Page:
By Jessica Titlebaum for The GlassHammer | Women in the Boardroom


Intuition: Cultivate Your Instincts as Part of Your Skill Set

By Jessica Titlebaum for The GlassHammer

According to a conversation between Nobel laureate Daniel Kahneman and psychologist Gary Klein, one of the ways we define leaders is by their ability to make decisions and trust their instincts. In an era of technology and information overload, how can you listen to your intuition with confidence? Below is an explanation of how to find your intuition, strengthen it and use it like a skill.


The Science of Leadership

“Really great leaders have very high emotional intelligence. It’s not about IQ, but more about self-awareness of strengths and limitations,” said Robin Ross, founder of RSR Advisory LLC, a coaching and consulting firm, which enables her to explore the neurology of leadership. “In regard to intuition, leaders have honed in on their self-awareness and can listen to that voice coming from within.”

Ross explains that your intuition comes from the oldest part of the brain.

“True intuition taps into the subconscious part of the brain, the basal ganglia. It’s the same part of the brain that remembers patterns and memory,” said Ross. “What’s interesting is that the basal ganglia is also connected to the intestines so a gut instinct really is a gut instinct.”

One part of the brain that Ross says is not directly connected to the basal ganglia is the language center, or the area known as the prefrontal cortex.

“There is no direct connectivity to the verbal cortex so when someone says they have a gut feeling but can’t put it into words, there is a reason why.”

Ross explains that there are times when you have to question your intuition.

“If you have past situations that are bubbling up and you know the correlation is wrong,” explained Ross, “this would be a good example of a time to listen to your intelligence, not your intuition.”

She said another example where questioning your intuition might be necessary would be when you are in a completely new situation and past experiences would not bear any resemblance to the outcome of the new event.

“When in highly volatile situations women should look at all the factors, not just their gut reactions. However if they have looked at all the data and it still doesn’t add up, trust your gut,” said Ross.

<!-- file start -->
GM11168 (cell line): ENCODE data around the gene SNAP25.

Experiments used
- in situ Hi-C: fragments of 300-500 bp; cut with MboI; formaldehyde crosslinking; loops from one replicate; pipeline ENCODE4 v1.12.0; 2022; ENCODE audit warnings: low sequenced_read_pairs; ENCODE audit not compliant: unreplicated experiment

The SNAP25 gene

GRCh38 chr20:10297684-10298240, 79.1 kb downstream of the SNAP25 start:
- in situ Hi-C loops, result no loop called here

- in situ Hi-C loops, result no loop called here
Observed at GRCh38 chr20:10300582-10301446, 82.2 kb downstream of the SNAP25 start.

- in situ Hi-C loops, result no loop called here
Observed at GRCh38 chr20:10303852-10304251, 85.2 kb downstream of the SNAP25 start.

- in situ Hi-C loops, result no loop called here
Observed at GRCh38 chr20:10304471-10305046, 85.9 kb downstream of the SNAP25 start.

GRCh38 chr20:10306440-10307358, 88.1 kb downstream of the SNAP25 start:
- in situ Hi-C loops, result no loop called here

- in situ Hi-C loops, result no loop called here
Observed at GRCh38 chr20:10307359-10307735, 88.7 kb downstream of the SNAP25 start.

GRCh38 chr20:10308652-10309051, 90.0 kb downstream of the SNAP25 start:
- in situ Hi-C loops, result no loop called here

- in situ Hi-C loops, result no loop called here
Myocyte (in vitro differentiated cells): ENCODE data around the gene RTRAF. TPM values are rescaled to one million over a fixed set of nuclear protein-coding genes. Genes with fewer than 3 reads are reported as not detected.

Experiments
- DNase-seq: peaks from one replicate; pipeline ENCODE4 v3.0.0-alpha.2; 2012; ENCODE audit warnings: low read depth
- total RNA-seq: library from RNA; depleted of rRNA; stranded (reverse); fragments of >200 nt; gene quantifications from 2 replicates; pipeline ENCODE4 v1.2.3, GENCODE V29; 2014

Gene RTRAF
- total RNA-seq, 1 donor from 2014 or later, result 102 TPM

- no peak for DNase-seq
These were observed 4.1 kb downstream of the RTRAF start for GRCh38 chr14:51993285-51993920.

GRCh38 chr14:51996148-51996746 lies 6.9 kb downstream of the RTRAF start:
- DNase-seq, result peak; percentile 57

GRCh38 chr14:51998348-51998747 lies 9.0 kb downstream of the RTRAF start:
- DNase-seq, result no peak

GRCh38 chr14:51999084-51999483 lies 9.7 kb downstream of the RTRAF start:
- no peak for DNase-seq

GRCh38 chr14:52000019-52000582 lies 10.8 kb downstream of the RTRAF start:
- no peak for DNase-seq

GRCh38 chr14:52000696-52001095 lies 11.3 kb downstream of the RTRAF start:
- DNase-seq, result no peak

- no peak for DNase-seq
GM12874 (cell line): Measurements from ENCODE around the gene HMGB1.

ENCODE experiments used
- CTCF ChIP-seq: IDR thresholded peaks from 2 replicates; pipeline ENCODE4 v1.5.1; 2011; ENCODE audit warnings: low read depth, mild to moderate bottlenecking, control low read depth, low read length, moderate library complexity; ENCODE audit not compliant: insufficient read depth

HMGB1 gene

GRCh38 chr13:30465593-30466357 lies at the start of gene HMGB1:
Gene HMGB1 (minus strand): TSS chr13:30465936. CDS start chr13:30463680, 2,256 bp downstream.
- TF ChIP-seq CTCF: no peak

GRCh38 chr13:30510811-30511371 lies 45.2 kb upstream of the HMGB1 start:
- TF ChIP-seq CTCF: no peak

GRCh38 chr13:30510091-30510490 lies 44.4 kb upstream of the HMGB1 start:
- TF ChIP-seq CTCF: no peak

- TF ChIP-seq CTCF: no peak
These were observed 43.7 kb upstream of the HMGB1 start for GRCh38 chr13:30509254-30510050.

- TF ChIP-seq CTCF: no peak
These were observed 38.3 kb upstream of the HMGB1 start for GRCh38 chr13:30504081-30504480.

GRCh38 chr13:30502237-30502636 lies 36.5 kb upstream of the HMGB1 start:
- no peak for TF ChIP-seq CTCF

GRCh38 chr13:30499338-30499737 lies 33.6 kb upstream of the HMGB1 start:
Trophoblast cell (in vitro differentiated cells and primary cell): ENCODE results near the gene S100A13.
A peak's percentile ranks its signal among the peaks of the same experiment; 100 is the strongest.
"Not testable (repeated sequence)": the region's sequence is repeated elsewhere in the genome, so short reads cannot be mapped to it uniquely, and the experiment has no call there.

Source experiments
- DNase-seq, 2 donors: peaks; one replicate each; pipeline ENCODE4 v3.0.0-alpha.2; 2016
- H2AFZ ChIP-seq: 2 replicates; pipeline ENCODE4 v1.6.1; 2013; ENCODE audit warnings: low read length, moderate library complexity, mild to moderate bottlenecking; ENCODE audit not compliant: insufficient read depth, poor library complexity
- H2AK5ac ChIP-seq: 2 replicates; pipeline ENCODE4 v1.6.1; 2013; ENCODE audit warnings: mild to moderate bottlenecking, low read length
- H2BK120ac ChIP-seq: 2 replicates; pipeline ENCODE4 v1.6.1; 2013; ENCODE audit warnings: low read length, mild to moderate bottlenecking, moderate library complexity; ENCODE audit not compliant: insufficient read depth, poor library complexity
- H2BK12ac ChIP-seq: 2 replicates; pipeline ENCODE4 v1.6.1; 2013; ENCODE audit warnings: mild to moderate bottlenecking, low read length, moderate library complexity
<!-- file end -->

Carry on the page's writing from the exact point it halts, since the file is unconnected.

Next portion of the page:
According to Ross, one way to benefit from a strong intuition is to bring it up in job interviews.

“Think about a time when intuition helped you avoid a difficult situation and relay it in the interview,” she said. “Weave stories into the conversation about times you were successful or overcame a challenge due to your intuition.”

Having a strong intuition can be a key component of your career advancement, so how can you learn to strengthen this intangible skill and apply it in the workplace?


Tips to Strengthen Your Intuition

Ross explained that everyone has the ability to hone in on intuition and sharpen it like a skill.

Here are a few tips on how to strengthen your intuition:

1. Writing is one way to increase your emotional intelligence. By writing, you create objectivity and understanding around your emotions. When you feel something bubbling up, label it. By writing, or journaling as Ross put it, you strengthen connections with the verbal part of your brain.

2. Take a breather. Take a walk before going to your next meeting. Sit outside and listen to all the sounds around you. Meditate. Activities that hone in on your core, or center, will help you clear up room for intuition to grow.

3. Build your portfolio. If you want to be a web designer, enroll in graphic design classes. Produce your own online news segment, if you want to be a broadcast journalist. The more confident you feel in areas you want to pursue, the easier it will be to listen to your gut.

4. Eat healthy. According to Dr. Jessica Hehmeyer, a functional nutritionist at Aligned Modern Health, studies have shown that blood sugar mis-management such as; overloading on carbohydrates, leads to difficulty concentrating, foggy thinking and fatigue. What you eat correlates to physical symptoms and can interfere with your intuition.

5. Surround yourself with like-minded people. Work with people that challenge you, motivate you and inspire you. Surround yourself with the people you want to be. Their skills and approach to challenges will rub off on you.

Climbing the corporate ladder is tough. Everyone shouldn’t just use, but sharpen the skills they already have. By journaling, centering and eating healthy, you can strengthen your intuitive skills to help you in the office and on your leadership path. These tips prove there is an art to leadership, not just a science.

This article was reproduced with the permission of The GlassHammer.  View the original article here.

The opinions and experiences expressed by the author or subjects do not necessarily reflect those of Women in the Boardroom.

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